The Alaska Highway (also known as the Alaskan Highway, Alaska-Canadian Highway, or ALCAN Highway) was constructed during World War II for the purpose of connecting the contiguous United States to Alaska through Canada. It begins at the junction with several Canadian highways in Dawson Creek, British Columbia, and runs to Delta Junction, Alaska, via Whitehorse, Yukon. Completed in 1942 at a length of approximately 2,700 kilometres (1,700 mi), as of 2012 it is 2,232 km (1,387 mi) long. The difference in distance is due to constant reconstruction of the highway, which has rerouted and straightened out numerous sections. The highway was opened to the public in 1948. Legendary over many decades for being a rough, challenging drive, the highway is now paved over its entire length.


The reason we picked this one for our road trip in December, should be obvious. North Pole is on this route and this time of year, we should pay it a visit.

Whitehorse, Yukon

The community of Whitehorse in Yukon has it all―wilderness out the back door as well as all the modern conveniences and amenities of downtown. A network of hiking trails surrounds what's known as the Wilderness City, and the Yukon River flows right through town, with trails and parks on its banks. Visitors are often surprised to learn that this cosmopolitan capital city of about 25,000 people offers all the amenities and comforts of a southern metropolis.

Haines Junction, Yukon

Known to Yukoners as "the Junction", Haines Junction sits at the intersection of the Haines Road and Alaska Highway. Surrounded by dramatic scenery, this picturesque mountain village nestled at the edge of Kluane National Park and Reserve of Canada boasts a wilderness adventure playground in its back­yard.


North Pole, Alaska

Welcome to North Pole, Alaska – where the spirit of Christmas lives year ‘round!
North Pole is a growing community that captures the imaginations of visitors to our great state.  Driving through North Pole in any season you will notice Christmas decorations, street names, and light poles that reflect our motto.  When you visit North Pole, be sure to drive down Santa Claus Lane with our new round-a-bouts and giant candy can light poles.
No visit to North Pole would be complete without a stop at the Santa Claus House.  This world famous attraction houses unique gifts sure to please family and friends back home.  We also have a variety of wonderful restaurants sure to satisfy any palate.  And remember, Santa knows who’s been naughty or nice!


Santa Claus House

When Con and Nellie Miller arrived in Fairbanks, Alaska in 1949, they had $1.40 in cash and two hungry kids. Determined to carve out a living in the new territory of Alaska, Con soon became a merchant and fur buyer in the surrounding villages. Donning an old red Santa suit each Christmas, Con earned celebrity status as Santa Claus in the eyes of the village children – the first St. Nick many had ever seen.

By 1952, the Millers had decided to build a trading post thirteen miles south of Fairbanks, in an area newly dubbed “North Pole.” One day, while hard at work on the new store, a young Alaskan boy recognized Con and asked, “Hello, Santa Claus! Are you building a new house?” Inspiration clicked…the new store would be called “Santa Claus House!”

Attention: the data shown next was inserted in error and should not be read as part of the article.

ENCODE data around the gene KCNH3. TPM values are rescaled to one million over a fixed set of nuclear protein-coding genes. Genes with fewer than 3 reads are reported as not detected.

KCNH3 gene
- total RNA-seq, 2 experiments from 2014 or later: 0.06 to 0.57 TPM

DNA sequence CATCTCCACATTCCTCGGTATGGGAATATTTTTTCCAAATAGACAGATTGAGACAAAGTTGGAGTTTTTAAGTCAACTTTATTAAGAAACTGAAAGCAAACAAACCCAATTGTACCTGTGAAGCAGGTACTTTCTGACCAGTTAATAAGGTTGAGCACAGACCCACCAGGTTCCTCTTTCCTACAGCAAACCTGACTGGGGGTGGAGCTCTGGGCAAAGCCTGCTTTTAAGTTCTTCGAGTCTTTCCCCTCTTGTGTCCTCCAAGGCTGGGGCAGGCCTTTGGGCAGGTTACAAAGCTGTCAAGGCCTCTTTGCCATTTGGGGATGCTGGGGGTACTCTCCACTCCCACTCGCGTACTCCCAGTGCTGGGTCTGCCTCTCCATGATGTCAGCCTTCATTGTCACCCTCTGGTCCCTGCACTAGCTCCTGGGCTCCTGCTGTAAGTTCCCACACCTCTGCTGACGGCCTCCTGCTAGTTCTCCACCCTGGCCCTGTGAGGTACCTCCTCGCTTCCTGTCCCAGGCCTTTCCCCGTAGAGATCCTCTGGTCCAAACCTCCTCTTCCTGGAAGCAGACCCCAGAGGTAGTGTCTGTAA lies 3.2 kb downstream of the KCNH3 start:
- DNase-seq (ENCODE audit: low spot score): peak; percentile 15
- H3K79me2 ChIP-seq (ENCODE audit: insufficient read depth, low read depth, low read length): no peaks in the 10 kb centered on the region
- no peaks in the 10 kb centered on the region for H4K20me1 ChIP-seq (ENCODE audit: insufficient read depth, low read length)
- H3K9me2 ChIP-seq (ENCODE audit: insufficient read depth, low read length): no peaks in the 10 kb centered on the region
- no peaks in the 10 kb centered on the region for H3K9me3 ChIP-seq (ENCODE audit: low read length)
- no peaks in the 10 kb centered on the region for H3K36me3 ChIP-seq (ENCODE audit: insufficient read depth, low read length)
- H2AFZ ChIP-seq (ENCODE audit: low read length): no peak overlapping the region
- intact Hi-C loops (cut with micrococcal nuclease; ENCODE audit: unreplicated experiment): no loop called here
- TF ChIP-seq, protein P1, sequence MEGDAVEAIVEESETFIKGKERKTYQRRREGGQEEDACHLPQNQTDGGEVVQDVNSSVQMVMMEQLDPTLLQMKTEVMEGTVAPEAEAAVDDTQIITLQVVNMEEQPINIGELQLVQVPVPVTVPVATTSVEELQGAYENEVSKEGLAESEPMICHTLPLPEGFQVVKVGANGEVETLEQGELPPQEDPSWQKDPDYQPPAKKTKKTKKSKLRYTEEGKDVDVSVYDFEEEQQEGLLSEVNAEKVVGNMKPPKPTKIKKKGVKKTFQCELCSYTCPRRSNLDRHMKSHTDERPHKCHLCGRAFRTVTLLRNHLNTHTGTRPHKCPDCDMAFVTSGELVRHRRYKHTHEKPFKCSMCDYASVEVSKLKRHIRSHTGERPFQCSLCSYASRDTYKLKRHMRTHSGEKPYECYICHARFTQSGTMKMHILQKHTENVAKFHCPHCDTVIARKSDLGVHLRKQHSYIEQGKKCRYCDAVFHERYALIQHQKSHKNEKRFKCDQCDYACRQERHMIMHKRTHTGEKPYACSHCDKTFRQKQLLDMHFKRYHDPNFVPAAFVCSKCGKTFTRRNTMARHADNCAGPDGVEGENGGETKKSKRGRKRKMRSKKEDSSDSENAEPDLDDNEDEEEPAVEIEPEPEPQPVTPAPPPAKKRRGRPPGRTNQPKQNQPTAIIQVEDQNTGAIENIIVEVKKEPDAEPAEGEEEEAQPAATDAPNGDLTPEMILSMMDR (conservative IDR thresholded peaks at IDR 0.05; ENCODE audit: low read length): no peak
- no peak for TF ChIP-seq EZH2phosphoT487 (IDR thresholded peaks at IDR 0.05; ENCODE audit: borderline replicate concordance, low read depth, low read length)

In those early days, however, Santa Claus House offered more basic necessities than it did Christmas treasures. Situated between two military installations and right in the middle of developing North Pole, Santa Claus House became an impromptu gathering place for area residents. In addition to purchasing their groceries, locals could mingle at the soda fountain or pick up their daily mail, as Santa Claus House, under the direction of Postmistress Nellie Miller, was a mail contract station and served as North Pole’s first Post Office for almost 20 years.

Santa Claus House

As the community grew and changed over the following years, so did Santa Claus House. In 1972 the state rerouted the Richardson Highway, bypassing the store’s location. Undaunted, the Millers built a new storefront on the new four-lane highway, which is the store’s location to this day. Inside, the store’s emphasis on Christmas delights slowly replaced the aisles of well-stocked canned goods.

Although Santa Claus House changed, the Miller family commitment’s to the community of North Pole did not. Con Miller served as the mayor of North Pole for 19 years (the city’s longest serving mayor) while Nellie Miller acted as Marriage Commissioner for the community, marrying thousands of couples inside Santa Claus House.


Santa Claus House

The Santa Claus House family tradition, begun over 50 years ago by Con and Nellie Miller, continues as following generations of Millers build on the past and look forward to the future. If you should happen to be one of the thousands who visit Santa Claus House each year, you just might catch a glimpse of the Millers as they dash about performing their endless duties. But, whether sending Santa letters to boys and girls around the world, or greeting visitors to Santa Claus House, you know that when they wish you a “Merry Christmas!” they know what they’re talking about!


Christmas In Ice - Park

Christmas in Ice, the 6-week winter ice park located next to Santa Claus House in North Pole, features Christmas-themed ice art competition pieces, ice slides and a maze, twirlers, indoor kids’ crafts, and educational ice sculpture demonstrations, adding color and light to our Interior Alaska winter.